In my case, I don't feel attracted to games in which actions are "mechanized" and your decision-making is limited to two or three choices on a turn, for example, playing a card, drawing a card, or drawing a card from a discard pile. Of course there are excellent games with such limited actions, but a typical scenario from Polis was going to take two or three hours (another clearly-defined premise), so many minutes of having a limited range of actions could be boring.

When I had outlined units and the intervening resources in the game, I specified twelve possible actions for a player. Each one of them makes progress in an aspect of Polis – economic, military, cultural, etc. – and the player will have many options to develop his strategy. These actions are stripped of divine and mythological aspects that can be found in other games about Classical Greece, and these actions are grouped together in three "quartets": creation, military and political actions.

Evaluation

To achieve the premises of a player's evaluation and the game's length, the typical Polis scenario ended up having four rounds, with each having an undetermined number of actions per player. There is also a phase that is a break between those rounds in which any started Projects finish, and the player who has been more efficient with his resources and population and more sensible with his expansion will begin the next round in a better position to take advantage of the current situation.

To that end, players must be able to feed their empires and whoever can do so will see his population and prestige increase. Otherwise, if the player has been too ambitious, he would surely see his prestige decrease, with his action capacity limited in the next round.

Core of the Game

The game elements are a consequence of the period's reality: armies of hoplites, warships, merchants, ambassadors, prestige over your Poleis League, projects... All of these elements are included in a back-and-forth mechanism which forms the core of the game.

Both players have a common board representing Classical Greece and other important information. The individual components of each player are placed next to this board, and naturally these two elements form the "back-and-forth" way: All that you have off of the board is necessary to improve what's on it, and it is there where you have to be the most efficient with the least possible because nothing you order inside the board will give you victory in Polis.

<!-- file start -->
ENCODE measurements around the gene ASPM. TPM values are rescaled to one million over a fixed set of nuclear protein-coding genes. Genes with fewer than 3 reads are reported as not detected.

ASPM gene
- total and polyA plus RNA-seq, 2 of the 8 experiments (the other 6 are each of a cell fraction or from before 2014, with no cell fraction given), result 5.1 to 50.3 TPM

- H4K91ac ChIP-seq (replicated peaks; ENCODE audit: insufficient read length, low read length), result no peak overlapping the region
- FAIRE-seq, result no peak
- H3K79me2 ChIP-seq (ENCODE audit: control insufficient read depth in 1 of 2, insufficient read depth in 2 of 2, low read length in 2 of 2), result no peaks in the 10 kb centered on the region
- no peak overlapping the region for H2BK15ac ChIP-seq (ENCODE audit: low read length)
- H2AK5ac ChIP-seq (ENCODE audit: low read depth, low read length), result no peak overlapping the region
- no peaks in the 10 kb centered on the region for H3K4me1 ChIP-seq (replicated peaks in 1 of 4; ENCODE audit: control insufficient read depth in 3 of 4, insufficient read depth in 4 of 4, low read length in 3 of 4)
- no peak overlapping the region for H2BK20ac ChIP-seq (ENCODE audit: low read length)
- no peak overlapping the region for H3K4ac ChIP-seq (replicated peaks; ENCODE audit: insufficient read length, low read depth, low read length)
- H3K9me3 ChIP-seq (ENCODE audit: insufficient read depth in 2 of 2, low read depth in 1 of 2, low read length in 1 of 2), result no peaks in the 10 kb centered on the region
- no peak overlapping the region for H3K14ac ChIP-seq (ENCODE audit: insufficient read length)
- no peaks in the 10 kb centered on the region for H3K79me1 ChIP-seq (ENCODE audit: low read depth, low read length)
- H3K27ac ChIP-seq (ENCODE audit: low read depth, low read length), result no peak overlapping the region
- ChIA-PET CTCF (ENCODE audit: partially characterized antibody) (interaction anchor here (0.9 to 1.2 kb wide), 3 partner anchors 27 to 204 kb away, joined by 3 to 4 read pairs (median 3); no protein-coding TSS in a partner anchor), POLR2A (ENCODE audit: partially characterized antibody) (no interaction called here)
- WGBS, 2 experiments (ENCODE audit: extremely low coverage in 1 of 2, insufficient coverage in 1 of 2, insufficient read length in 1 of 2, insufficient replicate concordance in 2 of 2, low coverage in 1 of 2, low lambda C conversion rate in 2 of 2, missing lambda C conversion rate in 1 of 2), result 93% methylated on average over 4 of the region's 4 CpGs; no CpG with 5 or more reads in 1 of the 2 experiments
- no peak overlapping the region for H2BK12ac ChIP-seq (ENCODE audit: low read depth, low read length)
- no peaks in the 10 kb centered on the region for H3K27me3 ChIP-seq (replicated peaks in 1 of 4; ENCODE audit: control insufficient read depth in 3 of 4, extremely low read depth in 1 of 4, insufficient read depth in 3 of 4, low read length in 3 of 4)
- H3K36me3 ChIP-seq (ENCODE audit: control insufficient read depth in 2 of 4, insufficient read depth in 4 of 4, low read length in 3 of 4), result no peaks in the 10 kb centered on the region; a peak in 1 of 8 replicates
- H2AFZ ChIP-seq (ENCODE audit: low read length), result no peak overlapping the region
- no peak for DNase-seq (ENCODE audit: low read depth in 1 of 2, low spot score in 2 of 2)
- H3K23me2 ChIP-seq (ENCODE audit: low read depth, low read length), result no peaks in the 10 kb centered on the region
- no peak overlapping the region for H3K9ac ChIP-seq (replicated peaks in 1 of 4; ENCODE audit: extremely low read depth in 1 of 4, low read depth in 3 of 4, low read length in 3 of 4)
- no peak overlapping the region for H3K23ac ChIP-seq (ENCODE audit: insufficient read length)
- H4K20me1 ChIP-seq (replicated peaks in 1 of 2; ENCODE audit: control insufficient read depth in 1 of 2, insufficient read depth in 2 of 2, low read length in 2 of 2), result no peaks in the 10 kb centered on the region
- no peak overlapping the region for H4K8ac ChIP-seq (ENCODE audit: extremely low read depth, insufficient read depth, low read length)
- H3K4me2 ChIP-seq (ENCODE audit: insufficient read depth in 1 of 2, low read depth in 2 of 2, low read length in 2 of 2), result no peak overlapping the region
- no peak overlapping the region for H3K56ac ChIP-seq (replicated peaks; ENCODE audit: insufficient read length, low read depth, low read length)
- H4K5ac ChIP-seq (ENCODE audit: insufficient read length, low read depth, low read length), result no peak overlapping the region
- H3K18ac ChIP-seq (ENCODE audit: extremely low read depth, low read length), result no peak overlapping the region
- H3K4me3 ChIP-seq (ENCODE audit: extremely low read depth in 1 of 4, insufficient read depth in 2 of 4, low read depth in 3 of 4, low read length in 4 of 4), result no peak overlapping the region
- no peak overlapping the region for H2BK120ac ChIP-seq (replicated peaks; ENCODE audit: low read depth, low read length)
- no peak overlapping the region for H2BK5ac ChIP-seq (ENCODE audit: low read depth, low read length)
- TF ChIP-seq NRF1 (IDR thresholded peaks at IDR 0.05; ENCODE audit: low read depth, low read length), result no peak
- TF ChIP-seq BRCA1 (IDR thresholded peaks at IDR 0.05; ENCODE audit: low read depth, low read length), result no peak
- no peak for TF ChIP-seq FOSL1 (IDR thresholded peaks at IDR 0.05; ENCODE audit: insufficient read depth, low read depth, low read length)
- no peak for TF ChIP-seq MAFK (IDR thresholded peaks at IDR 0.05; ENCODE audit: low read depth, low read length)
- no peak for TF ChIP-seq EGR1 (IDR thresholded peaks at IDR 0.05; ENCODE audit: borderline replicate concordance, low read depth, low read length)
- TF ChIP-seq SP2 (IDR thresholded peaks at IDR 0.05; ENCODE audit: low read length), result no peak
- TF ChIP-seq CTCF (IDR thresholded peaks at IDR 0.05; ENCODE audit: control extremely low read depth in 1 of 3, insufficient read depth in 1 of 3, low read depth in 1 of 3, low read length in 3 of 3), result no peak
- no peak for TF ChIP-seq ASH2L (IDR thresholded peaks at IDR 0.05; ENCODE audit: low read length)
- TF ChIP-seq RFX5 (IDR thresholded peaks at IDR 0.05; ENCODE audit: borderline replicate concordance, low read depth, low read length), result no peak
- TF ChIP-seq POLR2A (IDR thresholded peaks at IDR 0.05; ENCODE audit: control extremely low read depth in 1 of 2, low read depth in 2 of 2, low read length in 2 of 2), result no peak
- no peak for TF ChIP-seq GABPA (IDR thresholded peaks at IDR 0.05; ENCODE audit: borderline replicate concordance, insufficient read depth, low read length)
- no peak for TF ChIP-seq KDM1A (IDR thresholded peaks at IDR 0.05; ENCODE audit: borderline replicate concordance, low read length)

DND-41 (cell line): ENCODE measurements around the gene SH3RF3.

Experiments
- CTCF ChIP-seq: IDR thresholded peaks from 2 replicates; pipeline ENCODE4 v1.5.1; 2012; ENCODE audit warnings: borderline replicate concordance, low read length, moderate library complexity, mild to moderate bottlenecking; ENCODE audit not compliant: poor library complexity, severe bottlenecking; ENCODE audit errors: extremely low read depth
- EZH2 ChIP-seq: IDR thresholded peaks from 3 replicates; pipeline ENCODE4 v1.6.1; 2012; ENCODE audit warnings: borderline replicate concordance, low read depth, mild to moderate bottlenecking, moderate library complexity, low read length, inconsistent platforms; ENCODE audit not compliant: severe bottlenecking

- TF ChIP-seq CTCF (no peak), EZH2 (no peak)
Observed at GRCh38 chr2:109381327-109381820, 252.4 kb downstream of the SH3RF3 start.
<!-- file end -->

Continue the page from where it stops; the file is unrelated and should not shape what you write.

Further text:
That is, although most of the time, players will be concentrating on their situation on the board, what's most important is being efficient and investing the least that you can from off the board: your population, your resources, and your prestige.

Unmounted game board from a playtest session

Another aspect that I wanted to represent in Polis is a certain evolution in the capacity of players. The game grows in possibilities following a simple manner. Each one of the four rounds of the main scenario is determined by a number: 3, 4, 5 and 5 respectively. Those numbers correspond with the number of soldiers and ships that each player can have in a territory and the new loads which become available. To that evolution, Polis adds a light additional element: Events become progressively more intrusive in later rounds as the players are (or should be) more powerful and more able to adapt to new situations.

The game continued changing and simplifying after each test. As usual, whoever designs a game begins with the ambition of representing faithfully all that he keeps in his mind, but gradually he has to dismiss elements and keep only with those elements that if they were removed would cause the game to lose quality.

To that end, the first phase of information that I mentioned before was essential because it is a great help to understandably rank the elements of play and know which things you can manage without.

Finally, I implemented chrome: Not all the poleis could undertake the Project that they wished, and the Projects themselves would be more realistic and unique instead of generic ones (with cards representing real Philosophers, for example). I also added Events, which create in each game of Polis small unexpected and uncontrollable elements that ensure variety, game after game.

Some of the Project cards

As designer of the game, I should be the first to criticize it and assume that there is always an opportunity for improvement. Therefore, while the game was available in a print-and-play format, I continued polishing and improving aspects that players pointed out as being problematic.

While working on those improvements, I realized that some points of the rules were not correctly defined: the siege was not well-carried out and almost useless; the combat system was "cold", confusing, and sometimes uncontrollable; I could add more richness, more variety, and more replayability with more real events; and given that framework, I could design more scenarios for the players who have become familiarized with the rules and the main scenario so that they could play shorter and different games.

Sample card of the new combat system. Othismos!


All of that and more is implemented in the definitive Polis, and I hope that you'll enjoy the game, which is available now as a preorder from Asylum Games.

Fran Diaz

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Subscribe sub options Fri Dec 2, 2011 6:30 am